A true story about the Humor of an English Accent in French is told by world-traveler Barbara Dillon about her American friend Fred in French class in Paris.
Slow-talking Fred made no effort to say things with a French accent. Instead he merely pronounced all French words as if they were English.
For example, he would not omit to say the final silent consonants of many French words: for ‘good evening’ -- bon soir -- he would say something that sounded like ‘BONE SWAHRR’ instead of ‘SWAH’.
(One of the difficulties of French pronunciation is omitting all the final silent consonants of many French words, even not pronouncing the final ‘s’ of all plurals -- especially for English speakers who have spent years pronouncing the final consonants of almost all words in English, except for a smattering of French imports like ‘depot’.)
For another example, Fred would stress one syllable in each word as is habitually done in English, instead of pronouncing all syllables with almost equal stress as in French.
All the other students in this French class were making mangled attempts to pronounce these new French words in a correct French way. But the French way of pronouncing being much different than all the different ways the students habitually pronounced words in their many various native languages, the results were often hard to understand.
So the irony was that when out in the streets of Paris, French people often said that Fred’s French was clearer and easier to understand with his slow consistent American accent than any of the other students trying so hard to sound French -- but often not coming close to the real French pronunciations. This drove all those other students close to crazy.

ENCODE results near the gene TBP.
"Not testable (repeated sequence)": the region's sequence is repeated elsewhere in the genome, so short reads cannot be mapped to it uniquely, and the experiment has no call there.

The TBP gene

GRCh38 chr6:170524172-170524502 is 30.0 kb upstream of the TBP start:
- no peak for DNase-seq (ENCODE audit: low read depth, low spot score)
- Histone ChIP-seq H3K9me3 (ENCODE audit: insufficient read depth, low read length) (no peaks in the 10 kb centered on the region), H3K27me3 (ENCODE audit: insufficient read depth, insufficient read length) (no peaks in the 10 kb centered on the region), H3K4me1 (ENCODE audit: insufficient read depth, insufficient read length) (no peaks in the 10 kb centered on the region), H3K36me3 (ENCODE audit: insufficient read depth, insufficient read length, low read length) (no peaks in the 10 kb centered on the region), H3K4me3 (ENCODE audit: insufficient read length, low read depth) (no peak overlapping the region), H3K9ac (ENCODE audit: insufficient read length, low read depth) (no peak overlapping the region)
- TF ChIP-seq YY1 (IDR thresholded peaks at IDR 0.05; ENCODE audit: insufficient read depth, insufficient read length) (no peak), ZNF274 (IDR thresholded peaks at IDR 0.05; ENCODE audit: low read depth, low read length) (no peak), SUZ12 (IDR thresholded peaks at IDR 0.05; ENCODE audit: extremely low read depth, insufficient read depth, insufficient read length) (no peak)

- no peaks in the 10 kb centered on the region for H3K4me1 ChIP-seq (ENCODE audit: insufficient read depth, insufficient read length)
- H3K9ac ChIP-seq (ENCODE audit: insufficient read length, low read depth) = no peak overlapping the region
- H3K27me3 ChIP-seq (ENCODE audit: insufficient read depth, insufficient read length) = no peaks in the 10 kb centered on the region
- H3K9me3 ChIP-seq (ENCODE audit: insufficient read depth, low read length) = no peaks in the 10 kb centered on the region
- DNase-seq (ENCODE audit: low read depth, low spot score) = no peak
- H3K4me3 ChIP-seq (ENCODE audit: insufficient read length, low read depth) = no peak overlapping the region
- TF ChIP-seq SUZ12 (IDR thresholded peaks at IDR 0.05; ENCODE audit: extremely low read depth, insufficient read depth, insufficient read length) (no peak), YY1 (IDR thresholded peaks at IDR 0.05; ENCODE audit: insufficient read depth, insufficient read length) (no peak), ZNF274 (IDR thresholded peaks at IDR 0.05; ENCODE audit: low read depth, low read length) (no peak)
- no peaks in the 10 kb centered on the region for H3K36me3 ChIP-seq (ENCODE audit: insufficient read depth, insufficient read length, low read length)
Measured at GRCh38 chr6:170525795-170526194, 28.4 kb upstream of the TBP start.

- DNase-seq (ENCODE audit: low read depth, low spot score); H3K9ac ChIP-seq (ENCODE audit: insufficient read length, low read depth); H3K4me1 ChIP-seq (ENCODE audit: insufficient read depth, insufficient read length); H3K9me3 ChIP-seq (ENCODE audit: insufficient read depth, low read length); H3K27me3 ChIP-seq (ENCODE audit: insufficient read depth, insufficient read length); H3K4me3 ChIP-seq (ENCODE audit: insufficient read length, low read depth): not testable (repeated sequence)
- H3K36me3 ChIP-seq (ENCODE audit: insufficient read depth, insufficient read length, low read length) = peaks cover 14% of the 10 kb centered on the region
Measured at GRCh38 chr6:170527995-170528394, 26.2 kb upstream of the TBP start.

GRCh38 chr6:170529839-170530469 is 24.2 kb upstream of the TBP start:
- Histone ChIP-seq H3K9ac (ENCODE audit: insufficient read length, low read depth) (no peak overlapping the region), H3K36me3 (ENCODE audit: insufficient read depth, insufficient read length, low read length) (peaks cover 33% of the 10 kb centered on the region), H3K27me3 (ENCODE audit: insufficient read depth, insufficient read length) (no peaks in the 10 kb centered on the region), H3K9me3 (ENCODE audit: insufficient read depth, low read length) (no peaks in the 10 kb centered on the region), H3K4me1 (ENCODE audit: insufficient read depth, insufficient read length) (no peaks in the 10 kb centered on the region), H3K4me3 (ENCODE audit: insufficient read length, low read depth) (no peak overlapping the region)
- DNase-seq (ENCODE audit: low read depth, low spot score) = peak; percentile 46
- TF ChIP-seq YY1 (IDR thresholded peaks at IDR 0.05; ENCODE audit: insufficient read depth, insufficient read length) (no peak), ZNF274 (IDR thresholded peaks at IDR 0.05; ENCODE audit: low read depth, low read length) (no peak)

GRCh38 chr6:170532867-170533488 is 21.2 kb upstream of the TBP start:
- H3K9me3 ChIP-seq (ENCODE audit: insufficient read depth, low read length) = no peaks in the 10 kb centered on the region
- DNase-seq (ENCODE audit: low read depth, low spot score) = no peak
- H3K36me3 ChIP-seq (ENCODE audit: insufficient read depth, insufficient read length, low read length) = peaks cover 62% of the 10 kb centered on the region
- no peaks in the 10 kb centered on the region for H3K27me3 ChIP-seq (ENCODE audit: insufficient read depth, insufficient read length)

(This story shows that your foreign pronunciation is close enough when the word is not mistaken for another word. As long as a foreigner hears something that sounds near enough to the word you intended -- rather than some other word -- then your pronunciation is close enough.)
As a final irony, Fred had grown up in the United States as the son of a French teacher!
But as a youngster Fred had neglected to take advantage of that opportunity, when learning French would have been easier, and was now trying to make up for lost time by coming as an adult to Paris, unable to speak the language at all at first.
But this true story has a happy ending, because after returning to the USA, Fred got a job with the airlines, and worked for many years as a bilingual steward on flights to Paris, speaking fluent French still with his strong American accent.
And Barbara Dillon continued her world travels and now lives on an island in the middle of the Pacific Ocean, and speaks only a few sentences of French to occasional French visitors, who say she speaks with an excellent Parisian accent.